I bought one of these portable Leeb hardness testers from AliExpress. Arrived fairly promptly but of course TNT decided to help themselves to my funds on the way into the UK.
I've had a chance to look at it now. The carry case it comes in is a Chinesium copy of one of those “Pelican” travel cases, although I suspect the water / dust proofing qualities may have been lost along the way. Nonetheless, the stuff inside seems to be reasonable.
Yes, the Leeb hardness scale is actually very simple. It’s just the ratio of the impact and rebound velocities, from which some clever dick materials guys (Leeb and Brandestini) deduced a relationship to hardness.
As for the method of acquiring the data, “a magnetic impact body permits the velocity to be deduced from the voltage induced by the body as it moves through the measuring coil.” Sounds simple enough – and what you might expect. The energy absorbed in the impact gives an idea of the plastic deformation or relative lack of it. If you prefer a more mainstream hardness scale, the tester simply translates the Leeb Hardness value to Rockwell C etc.
If you try to measure the hardness of a coin, the surface features seem to prevent correct operation, presumably due to the small size of the test ball embedded in the relatively large moving head getting fouled in the valleys etc of the surface. Similarly, if the body is small (ie not much more massive than the moving test head) and not supported firmly, the reading suffers (suggests a lower hardness than actual) due to the loss of rebound.
Thought I'd have a go at measuring a few items although unfortunately I don't have any reference pieces of known hardness or other hardness measuring tools to cross reference my measurements.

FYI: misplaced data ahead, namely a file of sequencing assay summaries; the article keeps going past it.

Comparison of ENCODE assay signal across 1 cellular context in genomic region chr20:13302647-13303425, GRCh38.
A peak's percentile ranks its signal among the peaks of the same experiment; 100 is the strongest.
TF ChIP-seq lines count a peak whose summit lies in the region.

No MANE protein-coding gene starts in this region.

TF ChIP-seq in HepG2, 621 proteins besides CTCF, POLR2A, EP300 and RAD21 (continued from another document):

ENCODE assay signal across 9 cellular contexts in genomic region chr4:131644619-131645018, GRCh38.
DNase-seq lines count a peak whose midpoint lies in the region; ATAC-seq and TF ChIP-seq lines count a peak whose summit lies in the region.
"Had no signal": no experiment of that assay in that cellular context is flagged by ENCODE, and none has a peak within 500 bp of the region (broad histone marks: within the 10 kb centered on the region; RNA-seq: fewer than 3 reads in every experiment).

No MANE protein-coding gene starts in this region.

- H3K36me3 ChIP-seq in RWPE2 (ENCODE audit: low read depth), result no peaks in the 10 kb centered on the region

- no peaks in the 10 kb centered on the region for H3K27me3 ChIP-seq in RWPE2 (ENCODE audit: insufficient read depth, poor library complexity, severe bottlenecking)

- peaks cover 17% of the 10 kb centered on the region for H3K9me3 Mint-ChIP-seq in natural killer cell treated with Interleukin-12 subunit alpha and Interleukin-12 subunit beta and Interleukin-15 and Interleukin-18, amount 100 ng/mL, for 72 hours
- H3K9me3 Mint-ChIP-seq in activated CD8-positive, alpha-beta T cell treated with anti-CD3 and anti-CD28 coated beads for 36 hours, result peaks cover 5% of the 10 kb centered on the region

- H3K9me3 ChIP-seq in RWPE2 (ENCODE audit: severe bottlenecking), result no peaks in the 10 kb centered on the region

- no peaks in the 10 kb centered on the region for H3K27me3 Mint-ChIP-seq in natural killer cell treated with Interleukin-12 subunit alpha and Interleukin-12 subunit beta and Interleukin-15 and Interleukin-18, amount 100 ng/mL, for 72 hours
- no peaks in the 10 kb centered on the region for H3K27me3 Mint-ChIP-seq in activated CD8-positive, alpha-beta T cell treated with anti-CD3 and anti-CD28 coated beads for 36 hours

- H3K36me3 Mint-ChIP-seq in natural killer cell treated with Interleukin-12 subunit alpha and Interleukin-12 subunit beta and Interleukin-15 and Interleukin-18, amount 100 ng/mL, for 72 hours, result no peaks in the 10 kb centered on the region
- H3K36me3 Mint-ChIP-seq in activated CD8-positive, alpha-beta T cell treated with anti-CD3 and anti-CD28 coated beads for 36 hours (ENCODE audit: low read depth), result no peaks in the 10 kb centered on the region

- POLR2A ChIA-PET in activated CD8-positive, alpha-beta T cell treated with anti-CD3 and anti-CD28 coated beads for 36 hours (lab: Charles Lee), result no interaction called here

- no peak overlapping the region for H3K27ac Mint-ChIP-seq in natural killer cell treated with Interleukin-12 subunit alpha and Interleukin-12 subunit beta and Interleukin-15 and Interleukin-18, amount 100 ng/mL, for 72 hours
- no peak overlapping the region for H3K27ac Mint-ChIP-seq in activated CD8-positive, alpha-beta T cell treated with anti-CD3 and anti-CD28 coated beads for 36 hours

Let's check these out and see if the readings seem remotely plausible, despite the lack of traceable known references. I'll be interested to see how the pukka Korloy toolholder compares to the Indian (Glanze) equivalent. It's my unfortunate experience that crashing the Glanze toolholder results in the tip of the body going plastic in a non reversible way. In contrast the Korloy grooving toolholder (not this actual example) will fracture if you really crash it properly, rather than bend or flow.
So here we are - ~HRC 35 for the Korloy
And ~HRC22 for the Glanze. Sounds about right - piece of
The body of this ISO40 toolholder is as hard as witches tits. Files bounce off it. It's actually the one that came in The Shiz. Sure enough, we see HRC 52.3
This pullstud adaptor (my design) was made by Funwick in China when I worked there. The test report claimed HRC 56 - 60. They have worked fine but oddly enough(!!), I'm seeing HRC 34.8. That's probably not a bad outcome anyway, as I don't want a component like this to be too brittle.
The "hardened" jaws of the Arc Eurotrade vise suggests about HRC 36, which seems reasonable.
The hardened inner race of this HSK bearing reads around HRC 51. According to Schaeffler, bearings are typically in the range HRC 60-65. Seems to be reading low, given that these are almost certainly through hardened ie shouldn't matter where
Indicated HRC 56 on the table of The Shiz....
I set it to a different scale that is more suited to CI but The Stupid Fat Bloke took this photo and he didn't think to make the display fully readable. The scale indication (HRC, HRB etc) is partially hidden at the top LHS of the photo here.
It's not really suited to measuring carbide but indicated HRC 56 on a 3/4" chamfer mill. It should be more than this but I'm suspecting it doesn't work so well up near the top end of the hardness range.
Overall, reasonably happy although it's clearly fairly inaccurate. I'd like to be able to get a better calibration using reference samples but that would have to wait until something suitable comes up. In the meantime it looks usable for sanity checking. It'll do for now, being better than what I didn't have before.